The Truth About Store Bought Eggs Is 'Eggsposed'

Published January 29, 2016 1,136,084 Plays

Rumble / Social ExperimentsA classic breakfast food staple, eggs have been boggling the minds of consumers ever since they appeared packaged on store shelves. They are cost effective, nutritious and packed with protein and most families pride on buying “farm fresh" eggs from the supermarket.

What does it mean when a store bought package of <a href="" target="_blank">eggs</a> says "Farm Fresh"? More importantly - what do you EXPECT when you read the word FRESH? Do you expect it to mean "Up to 45 days ago"? - Well when it comes to eggs, that is exactly what it means. In reaction to a MEME by Fresh Eggs Daily, we took to the stores to find out if it really is all that bad - just how old are the eggs that are being sold to us as fresh?

A representative from J&J Acres, a small farm in Toombusa, Mississippi, guides us on the quest for finding the true date of when your store-bought eggs were laid. On every carton of <a href="" target="_blank">eggs</a> is a three digit number called a Julian code. It is much more accurate than the “best by" date, because it tells the consumer the date when the food was actually packaged.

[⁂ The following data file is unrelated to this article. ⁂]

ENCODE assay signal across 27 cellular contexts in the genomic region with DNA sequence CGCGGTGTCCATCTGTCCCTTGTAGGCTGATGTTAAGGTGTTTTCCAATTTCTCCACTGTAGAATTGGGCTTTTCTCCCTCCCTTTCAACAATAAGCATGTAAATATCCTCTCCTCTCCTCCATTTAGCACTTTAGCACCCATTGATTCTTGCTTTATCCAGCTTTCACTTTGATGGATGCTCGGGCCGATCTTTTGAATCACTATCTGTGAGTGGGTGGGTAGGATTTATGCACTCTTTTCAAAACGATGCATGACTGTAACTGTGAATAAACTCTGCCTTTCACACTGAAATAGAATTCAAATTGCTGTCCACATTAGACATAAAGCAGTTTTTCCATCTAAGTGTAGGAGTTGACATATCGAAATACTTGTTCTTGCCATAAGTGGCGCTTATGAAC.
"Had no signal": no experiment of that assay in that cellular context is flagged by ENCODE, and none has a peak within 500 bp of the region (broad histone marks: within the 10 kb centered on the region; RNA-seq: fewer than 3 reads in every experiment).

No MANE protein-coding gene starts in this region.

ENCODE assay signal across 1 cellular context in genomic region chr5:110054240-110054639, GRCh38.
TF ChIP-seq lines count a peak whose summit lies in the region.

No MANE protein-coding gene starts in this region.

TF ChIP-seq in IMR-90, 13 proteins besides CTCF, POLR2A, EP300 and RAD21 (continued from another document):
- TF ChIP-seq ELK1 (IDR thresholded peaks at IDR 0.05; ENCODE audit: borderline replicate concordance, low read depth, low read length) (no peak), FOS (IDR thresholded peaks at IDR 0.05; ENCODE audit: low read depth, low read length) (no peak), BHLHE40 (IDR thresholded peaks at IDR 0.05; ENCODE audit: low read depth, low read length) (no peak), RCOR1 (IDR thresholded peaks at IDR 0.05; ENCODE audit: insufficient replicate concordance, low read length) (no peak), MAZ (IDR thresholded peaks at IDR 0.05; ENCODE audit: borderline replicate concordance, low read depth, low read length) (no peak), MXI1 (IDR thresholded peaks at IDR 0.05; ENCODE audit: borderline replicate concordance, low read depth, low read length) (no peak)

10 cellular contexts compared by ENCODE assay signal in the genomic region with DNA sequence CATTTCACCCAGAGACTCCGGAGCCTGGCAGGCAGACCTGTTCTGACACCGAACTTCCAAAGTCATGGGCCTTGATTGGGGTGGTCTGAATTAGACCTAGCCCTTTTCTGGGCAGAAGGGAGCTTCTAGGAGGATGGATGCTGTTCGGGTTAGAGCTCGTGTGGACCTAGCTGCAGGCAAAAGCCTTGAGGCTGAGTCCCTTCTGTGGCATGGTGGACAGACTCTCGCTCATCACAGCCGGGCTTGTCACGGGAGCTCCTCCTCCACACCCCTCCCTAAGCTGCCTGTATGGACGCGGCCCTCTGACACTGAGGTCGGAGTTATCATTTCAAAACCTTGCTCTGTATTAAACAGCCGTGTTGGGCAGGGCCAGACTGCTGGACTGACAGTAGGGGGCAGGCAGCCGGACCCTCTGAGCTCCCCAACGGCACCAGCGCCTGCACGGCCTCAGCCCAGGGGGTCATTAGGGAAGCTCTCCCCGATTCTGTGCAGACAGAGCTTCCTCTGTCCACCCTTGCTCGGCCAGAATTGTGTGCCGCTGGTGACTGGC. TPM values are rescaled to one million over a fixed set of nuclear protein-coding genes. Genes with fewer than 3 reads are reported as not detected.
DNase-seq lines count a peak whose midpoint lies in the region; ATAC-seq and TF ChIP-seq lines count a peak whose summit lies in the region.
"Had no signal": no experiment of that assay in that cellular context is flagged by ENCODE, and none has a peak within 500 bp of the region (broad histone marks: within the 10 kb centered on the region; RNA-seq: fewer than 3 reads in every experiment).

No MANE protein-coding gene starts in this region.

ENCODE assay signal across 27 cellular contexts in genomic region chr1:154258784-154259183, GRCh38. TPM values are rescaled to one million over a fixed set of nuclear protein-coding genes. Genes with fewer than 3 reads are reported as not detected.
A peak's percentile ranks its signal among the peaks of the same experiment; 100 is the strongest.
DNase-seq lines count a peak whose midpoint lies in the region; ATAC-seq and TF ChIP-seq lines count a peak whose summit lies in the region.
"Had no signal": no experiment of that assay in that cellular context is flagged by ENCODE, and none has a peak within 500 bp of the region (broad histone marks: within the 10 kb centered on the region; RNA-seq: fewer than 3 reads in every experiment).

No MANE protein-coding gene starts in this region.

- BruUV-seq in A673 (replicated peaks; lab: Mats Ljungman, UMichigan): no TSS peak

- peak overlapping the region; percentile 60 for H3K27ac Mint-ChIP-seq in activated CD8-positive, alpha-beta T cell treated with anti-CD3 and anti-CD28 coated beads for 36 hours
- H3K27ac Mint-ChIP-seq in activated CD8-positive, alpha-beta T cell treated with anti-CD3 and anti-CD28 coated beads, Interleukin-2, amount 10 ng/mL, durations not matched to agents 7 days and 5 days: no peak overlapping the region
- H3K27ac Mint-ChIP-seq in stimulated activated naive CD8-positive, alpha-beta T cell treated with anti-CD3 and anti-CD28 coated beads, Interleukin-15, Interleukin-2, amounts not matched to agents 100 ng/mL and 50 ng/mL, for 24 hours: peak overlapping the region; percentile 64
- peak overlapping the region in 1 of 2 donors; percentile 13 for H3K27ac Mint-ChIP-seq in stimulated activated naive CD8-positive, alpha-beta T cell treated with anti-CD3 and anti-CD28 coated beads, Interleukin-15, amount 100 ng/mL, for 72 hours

The Julian code indicates the day of the calendar when your goods have been packaged, i.e. if the number is 344, it means that it was packaged on the 344th day of the calendar year.

It might be disappointing for consumers, but it is not illegal. According to USDA regulations, “Expiration dates can be no more than 30 days from the day the eggs were packed in the carton." If the eggs are labeled with a “best by" or “use by" date, then they have 45 days to be sold.